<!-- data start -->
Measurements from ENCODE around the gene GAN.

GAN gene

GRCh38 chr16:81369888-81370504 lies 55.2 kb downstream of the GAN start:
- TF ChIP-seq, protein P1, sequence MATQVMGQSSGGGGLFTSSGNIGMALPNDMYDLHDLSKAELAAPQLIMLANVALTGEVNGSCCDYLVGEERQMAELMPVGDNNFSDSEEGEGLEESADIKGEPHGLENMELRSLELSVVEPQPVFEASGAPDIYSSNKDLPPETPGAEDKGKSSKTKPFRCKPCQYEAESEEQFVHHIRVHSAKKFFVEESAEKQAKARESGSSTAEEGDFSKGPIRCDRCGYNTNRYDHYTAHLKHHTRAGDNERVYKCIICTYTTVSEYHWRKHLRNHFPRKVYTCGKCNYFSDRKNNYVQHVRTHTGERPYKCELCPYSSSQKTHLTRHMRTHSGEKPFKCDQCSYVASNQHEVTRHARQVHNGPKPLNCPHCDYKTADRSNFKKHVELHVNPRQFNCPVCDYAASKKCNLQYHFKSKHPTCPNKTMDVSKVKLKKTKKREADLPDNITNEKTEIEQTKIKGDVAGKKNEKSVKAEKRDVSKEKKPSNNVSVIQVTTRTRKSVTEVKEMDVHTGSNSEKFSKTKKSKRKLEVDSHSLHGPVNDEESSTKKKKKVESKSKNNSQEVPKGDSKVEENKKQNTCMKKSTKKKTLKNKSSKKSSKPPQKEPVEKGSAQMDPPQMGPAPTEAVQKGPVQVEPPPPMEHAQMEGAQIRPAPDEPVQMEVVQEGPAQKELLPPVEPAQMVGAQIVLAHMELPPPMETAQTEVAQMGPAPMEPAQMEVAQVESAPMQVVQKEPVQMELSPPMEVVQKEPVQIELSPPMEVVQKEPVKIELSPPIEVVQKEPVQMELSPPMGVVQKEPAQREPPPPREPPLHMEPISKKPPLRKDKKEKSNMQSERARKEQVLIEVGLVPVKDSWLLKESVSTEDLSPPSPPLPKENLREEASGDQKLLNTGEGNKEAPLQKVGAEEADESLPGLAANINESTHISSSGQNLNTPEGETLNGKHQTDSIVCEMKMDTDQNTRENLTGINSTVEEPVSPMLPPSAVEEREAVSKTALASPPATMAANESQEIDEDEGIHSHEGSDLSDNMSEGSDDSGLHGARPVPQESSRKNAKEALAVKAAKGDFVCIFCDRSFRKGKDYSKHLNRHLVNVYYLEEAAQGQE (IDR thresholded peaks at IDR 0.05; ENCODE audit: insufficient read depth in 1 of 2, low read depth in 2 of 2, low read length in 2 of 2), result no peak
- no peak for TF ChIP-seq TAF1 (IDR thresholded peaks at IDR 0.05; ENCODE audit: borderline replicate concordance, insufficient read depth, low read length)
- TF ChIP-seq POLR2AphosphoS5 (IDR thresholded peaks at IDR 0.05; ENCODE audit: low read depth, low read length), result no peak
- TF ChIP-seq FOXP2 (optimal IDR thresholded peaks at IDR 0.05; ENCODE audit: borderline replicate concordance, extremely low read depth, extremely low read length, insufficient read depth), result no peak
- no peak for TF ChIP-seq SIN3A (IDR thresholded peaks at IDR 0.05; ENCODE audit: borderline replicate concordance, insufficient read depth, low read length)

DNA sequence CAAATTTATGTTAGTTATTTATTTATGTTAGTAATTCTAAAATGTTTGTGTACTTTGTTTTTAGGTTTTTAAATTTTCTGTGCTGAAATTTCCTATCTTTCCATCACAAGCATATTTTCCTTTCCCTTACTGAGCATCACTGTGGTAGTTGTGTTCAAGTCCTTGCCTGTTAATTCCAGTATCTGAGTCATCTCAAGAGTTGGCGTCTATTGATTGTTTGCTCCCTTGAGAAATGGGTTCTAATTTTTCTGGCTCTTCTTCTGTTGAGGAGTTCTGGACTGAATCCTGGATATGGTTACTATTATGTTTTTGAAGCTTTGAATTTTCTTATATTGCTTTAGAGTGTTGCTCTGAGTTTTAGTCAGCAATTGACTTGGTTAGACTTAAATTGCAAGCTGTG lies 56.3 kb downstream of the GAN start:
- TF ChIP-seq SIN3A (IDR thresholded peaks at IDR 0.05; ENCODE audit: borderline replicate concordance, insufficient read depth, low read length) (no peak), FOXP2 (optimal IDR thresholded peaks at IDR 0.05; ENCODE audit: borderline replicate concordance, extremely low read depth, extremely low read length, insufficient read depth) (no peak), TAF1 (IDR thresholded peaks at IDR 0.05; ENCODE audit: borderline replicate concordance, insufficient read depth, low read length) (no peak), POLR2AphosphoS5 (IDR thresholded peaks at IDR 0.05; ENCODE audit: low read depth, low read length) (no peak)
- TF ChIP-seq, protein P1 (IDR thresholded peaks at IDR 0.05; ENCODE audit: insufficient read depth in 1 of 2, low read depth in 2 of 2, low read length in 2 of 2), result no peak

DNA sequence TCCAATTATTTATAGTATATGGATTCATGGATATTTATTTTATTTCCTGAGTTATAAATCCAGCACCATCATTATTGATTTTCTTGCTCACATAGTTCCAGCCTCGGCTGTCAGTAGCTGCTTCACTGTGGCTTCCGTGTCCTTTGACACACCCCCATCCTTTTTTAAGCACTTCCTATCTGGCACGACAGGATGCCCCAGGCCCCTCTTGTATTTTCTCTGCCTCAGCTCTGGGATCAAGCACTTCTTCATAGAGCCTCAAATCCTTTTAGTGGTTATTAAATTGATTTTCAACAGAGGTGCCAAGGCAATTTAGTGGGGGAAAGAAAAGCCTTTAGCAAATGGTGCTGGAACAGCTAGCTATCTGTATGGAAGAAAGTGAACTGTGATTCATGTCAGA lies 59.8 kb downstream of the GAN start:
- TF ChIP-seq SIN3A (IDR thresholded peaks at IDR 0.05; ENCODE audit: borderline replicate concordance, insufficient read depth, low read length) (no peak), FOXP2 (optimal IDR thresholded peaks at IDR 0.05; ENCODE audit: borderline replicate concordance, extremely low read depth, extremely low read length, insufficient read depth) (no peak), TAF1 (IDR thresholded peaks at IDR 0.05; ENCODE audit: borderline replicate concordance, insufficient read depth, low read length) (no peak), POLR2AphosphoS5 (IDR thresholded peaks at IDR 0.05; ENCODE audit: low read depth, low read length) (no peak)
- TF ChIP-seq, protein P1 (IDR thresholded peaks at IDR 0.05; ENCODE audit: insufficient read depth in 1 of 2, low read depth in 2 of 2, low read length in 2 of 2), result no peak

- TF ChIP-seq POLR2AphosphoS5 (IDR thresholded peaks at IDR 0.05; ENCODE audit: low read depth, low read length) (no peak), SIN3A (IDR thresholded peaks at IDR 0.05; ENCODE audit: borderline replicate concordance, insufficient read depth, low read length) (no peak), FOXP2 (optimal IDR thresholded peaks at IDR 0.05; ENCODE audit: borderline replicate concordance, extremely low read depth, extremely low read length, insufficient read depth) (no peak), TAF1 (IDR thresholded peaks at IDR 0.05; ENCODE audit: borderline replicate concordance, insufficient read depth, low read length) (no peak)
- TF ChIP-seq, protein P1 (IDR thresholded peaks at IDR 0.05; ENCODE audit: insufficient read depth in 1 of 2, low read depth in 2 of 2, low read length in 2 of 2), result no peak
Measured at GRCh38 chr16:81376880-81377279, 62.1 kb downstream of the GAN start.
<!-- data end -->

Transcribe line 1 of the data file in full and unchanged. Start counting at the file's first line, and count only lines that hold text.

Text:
Measurements from ENCODE around the gene GAN.